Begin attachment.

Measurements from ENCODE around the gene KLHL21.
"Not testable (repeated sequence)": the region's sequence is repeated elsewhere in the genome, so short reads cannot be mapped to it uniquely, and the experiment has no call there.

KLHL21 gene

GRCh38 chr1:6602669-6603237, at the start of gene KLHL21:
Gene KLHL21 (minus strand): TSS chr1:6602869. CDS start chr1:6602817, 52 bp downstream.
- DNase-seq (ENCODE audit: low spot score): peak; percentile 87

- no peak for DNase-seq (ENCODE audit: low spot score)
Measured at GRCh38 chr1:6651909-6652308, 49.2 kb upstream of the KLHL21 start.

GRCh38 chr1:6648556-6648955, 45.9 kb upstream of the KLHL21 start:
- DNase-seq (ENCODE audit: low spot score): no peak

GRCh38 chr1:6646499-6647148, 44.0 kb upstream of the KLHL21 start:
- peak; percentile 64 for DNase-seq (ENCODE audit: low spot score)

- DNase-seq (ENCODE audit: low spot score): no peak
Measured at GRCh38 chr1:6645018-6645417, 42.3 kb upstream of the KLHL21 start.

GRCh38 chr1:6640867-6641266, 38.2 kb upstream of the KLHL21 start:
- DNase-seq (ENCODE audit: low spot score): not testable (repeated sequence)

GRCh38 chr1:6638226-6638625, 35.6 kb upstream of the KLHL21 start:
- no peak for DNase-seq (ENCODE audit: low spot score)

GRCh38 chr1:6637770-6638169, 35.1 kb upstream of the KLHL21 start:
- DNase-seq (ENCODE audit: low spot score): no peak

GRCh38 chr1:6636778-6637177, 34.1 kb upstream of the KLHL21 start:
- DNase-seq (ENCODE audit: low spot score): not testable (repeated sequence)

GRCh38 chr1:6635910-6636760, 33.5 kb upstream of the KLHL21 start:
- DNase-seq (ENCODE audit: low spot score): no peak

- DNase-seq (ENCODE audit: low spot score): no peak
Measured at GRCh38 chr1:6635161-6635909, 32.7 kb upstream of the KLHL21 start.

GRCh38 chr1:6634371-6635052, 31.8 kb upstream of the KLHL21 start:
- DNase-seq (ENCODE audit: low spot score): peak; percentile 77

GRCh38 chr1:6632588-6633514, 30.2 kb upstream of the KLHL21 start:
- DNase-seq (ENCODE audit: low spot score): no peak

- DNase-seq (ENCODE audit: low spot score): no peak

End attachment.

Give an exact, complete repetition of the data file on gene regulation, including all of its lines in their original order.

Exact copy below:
Measurements from ENCODE around the gene KLHL21.
"Not testable (repeated sequence)": the region's sequence is repeated elsewhere in the genome, so short reads cannot be mapped to it uniquely, and the experiment has no call there.

KLHL21 gene

GRCh38 chr1:6602669-6603237, at the start of gene KLHL21:
Gene KLHL21 (minus strand): TSS chr1:6602869. CDS start chr1:6602817, 52 bp downstream.
- DNase-seq (ENCODE audit: low spot score): peak; percentile 87

- no peak for DNase-seq (ENCODE audit: low spot score)
Measured at GRCh38 chr1:6651909-6652308, 49.2 kb upstream of the KLHL21 start.

GRCh38 chr1:6648556-6648955, 45.9 kb upstream of the KLHL21 start:
- DNase-seq (ENCODE audit: low spot score): no peak

GRCh38 chr1:6646499-6647148, 44.0 kb upstream of the KLHL21 start:
- peak; percentile 64 for DNase-seq (ENCODE audit: low spot score)

- DNase-seq (ENCODE audit: low spot score): no peak
Measured at GRCh38 chr1:6645018-6645417, 42.3 kb upstream of the KLHL21 start.

GRCh38 chr1:6640867-6641266, 38.2 kb upstream of the KLHL21 start:
- DNase-seq (ENCODE audit: low spot score): not testable (repeated sequence)

GRCh38 chr1:6638226-6638625, 35.6 kb upstream of the KLHL21 start:
- no peak for DNase-seq (ENCODE audit: low spot score)

GRCh38 chr1:6637770-6638169, 35.1 kb upstream of the KLHL21 start:
- DNase-seq (ENCODE audit: low spot score): no peak

GRCh38 chr1:6636778-6637177, 34.1 kb upstream of the KLHL21 start:
- DNase-seq (ENCODE audit: low spot score): not testable (repeated sequence)

GRCh38 chr1:6635910-6636760, 33.5 kb upstream of the KLHL21 start:
- DNase-seq (ENCODE audit: low spot score): no peak

- DNase-seq (ENCODE audit: low spot score): no peak
Measured at GRCh38 chr1:6635161-6635909, 32.7 kb upstream of the KLHL21 start.

GRCh38 chr1:6634371-6635052, 31.8 kb upstream of the KLHL21 start:
- DNase-seq (ENCODE audit: low spot score): peak; percentile 77

GRCh38 chr1:6632588-6633514, 30.2 kb upstream of the KLHL21 start:
- DNase-seq (ENCODE audit: low spot score): no peak

- DNase-seq (ENCODE audit: low spot score): no peak